One of my all-time favourite writers of fiction is Jenny Diski. Who else has so ingeniously and variously mined the terrain of madness? In her ambitious and wickedly funny 1994 novel Monkey’s Uncle, perimenopausal Charlotte – a socialist feminist genetic technician – descends à la Alice in Wonderland to a curiously lucid dream world where she meets, among others, Marx, Freud and Darwin.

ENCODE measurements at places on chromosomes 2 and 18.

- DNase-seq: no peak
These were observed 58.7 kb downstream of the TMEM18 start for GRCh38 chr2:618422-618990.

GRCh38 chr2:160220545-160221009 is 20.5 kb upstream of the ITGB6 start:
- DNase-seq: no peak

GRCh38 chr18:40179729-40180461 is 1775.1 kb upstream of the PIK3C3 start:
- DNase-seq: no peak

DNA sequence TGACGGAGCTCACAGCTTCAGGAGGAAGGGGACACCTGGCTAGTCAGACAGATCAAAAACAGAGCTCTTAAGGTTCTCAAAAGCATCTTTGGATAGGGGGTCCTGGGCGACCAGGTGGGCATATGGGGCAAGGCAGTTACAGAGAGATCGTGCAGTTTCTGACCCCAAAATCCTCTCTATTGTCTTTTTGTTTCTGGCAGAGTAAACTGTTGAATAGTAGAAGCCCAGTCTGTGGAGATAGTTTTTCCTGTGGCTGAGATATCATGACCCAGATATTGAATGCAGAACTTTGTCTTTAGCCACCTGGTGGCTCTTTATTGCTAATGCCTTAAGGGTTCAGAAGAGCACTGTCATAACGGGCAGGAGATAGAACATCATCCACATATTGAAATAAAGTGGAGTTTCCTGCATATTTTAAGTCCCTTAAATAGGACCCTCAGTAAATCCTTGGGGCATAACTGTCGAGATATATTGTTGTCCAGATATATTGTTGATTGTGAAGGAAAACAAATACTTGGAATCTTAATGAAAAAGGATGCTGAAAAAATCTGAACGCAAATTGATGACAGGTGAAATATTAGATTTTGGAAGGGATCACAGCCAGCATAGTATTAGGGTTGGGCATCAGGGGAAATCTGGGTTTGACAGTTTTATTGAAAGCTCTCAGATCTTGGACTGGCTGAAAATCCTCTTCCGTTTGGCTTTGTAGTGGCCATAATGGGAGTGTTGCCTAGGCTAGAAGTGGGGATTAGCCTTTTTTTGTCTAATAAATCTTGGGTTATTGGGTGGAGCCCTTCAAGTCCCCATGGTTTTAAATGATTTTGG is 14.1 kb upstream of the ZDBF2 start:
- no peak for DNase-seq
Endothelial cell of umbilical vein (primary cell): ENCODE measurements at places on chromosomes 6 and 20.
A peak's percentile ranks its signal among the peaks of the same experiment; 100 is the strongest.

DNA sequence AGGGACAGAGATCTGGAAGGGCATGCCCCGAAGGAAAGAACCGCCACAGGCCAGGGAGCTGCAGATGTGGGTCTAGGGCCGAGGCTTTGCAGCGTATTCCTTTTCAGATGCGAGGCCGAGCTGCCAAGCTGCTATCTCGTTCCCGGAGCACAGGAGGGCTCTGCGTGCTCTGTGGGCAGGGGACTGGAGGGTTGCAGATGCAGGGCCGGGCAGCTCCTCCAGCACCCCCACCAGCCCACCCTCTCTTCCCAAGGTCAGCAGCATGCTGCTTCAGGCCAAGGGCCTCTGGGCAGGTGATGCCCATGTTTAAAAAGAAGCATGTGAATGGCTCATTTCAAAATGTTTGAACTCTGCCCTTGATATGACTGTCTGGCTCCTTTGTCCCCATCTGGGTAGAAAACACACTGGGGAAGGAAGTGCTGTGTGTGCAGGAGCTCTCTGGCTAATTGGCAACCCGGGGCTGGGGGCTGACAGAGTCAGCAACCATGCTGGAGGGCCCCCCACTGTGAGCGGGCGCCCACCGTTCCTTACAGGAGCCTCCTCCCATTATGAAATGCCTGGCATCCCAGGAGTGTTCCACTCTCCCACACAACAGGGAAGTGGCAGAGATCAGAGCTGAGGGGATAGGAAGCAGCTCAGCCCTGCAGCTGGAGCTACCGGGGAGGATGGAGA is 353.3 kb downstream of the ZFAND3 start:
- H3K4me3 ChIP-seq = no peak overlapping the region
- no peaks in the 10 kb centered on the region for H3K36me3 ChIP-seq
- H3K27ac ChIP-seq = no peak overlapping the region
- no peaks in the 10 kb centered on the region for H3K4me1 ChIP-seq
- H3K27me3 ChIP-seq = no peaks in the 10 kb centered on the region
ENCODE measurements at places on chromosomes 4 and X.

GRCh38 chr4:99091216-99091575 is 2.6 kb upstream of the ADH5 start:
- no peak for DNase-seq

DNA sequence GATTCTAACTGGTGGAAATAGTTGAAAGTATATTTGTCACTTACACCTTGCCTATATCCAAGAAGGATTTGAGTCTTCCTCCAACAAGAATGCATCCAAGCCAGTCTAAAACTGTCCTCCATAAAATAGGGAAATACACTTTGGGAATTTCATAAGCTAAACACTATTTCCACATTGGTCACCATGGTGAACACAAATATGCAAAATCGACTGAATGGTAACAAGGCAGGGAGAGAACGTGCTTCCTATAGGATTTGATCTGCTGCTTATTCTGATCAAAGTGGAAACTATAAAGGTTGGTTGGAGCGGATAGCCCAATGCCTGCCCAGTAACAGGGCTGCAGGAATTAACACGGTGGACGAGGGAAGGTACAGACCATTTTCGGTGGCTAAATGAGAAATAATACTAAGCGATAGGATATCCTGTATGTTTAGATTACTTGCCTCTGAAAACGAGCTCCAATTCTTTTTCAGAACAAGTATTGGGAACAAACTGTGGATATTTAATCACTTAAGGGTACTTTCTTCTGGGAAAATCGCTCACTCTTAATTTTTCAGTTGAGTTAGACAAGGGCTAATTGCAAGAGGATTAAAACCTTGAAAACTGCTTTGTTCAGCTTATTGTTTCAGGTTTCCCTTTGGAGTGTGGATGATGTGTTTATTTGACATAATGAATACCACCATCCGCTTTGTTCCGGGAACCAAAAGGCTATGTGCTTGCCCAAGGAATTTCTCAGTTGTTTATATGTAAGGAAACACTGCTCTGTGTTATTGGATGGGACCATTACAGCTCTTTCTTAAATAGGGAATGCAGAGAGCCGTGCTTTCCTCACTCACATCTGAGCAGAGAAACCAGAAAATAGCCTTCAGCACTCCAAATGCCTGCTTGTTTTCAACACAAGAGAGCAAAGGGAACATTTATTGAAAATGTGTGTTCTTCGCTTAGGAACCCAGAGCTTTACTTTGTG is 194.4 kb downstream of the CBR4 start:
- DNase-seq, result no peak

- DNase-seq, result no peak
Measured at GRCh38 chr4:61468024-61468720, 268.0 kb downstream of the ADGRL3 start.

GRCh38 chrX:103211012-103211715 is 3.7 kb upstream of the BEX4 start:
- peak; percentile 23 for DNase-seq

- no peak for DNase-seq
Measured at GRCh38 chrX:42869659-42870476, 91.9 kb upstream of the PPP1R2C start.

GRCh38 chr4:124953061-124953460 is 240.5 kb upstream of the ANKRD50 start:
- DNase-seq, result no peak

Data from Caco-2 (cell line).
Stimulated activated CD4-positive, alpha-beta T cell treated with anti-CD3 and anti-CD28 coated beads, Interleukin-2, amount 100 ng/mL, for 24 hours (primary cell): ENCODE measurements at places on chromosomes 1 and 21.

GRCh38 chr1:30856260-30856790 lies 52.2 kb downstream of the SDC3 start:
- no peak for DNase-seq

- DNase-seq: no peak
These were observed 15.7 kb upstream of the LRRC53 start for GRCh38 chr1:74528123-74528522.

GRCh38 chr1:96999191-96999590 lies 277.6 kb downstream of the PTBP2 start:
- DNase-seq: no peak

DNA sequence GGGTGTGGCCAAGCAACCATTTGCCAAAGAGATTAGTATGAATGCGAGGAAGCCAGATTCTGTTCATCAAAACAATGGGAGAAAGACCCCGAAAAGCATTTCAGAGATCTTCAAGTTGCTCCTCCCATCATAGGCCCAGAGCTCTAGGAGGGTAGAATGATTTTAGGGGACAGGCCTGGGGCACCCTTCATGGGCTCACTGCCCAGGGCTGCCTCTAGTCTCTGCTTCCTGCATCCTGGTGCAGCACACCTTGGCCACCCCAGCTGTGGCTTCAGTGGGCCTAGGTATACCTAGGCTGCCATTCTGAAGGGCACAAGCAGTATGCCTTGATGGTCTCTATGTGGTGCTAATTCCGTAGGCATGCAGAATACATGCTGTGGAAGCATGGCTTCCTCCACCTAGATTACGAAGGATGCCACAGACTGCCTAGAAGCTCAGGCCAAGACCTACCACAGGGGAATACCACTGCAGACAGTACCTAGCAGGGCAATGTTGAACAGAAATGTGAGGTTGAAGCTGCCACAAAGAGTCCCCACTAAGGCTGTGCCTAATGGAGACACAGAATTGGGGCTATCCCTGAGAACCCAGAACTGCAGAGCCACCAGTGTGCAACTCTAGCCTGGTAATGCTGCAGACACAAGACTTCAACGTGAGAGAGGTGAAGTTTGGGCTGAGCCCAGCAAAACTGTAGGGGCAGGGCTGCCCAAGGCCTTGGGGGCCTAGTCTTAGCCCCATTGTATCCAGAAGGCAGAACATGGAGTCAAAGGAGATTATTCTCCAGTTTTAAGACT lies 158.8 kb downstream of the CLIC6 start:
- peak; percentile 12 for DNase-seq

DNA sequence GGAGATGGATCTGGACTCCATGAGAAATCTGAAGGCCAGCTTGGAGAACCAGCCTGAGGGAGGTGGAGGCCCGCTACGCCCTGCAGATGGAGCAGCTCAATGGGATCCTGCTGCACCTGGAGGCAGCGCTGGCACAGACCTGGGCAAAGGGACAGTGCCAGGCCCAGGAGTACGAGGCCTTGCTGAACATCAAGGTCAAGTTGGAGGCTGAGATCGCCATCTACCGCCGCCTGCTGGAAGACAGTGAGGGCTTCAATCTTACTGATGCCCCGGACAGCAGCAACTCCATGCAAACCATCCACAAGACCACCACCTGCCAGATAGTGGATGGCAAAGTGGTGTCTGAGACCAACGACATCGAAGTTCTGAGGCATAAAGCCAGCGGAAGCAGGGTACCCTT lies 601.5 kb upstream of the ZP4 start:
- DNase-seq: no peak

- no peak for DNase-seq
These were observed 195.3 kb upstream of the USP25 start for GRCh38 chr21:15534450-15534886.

Karl, Sigmund and Charles (as these old men are introduced by Jenny, a witty, floral-frocked orang-utan also based on a historical ape) have cast long shadows on Charlotte’s prospects. And this trio loomed over my more recent stint at uni – a rather less lucid dream world I emerged from not just with a post-grad degree but a substantial degree of bemusement. For instance, why are post-Freudians pushed and post-Jungians wholly overlooked by the local literary academy? I could second-guess the secular leftist answer to that. But the halls of learning reveal conservatism: third-wave Jungian thought can be radical (as in going to the root or origin; innovative). Which seems to me to be a vital function of good fiction – it’s a medium of discovery (for the writer as much as the reader), not just a well-crafted vehicle geared to trends in publishing.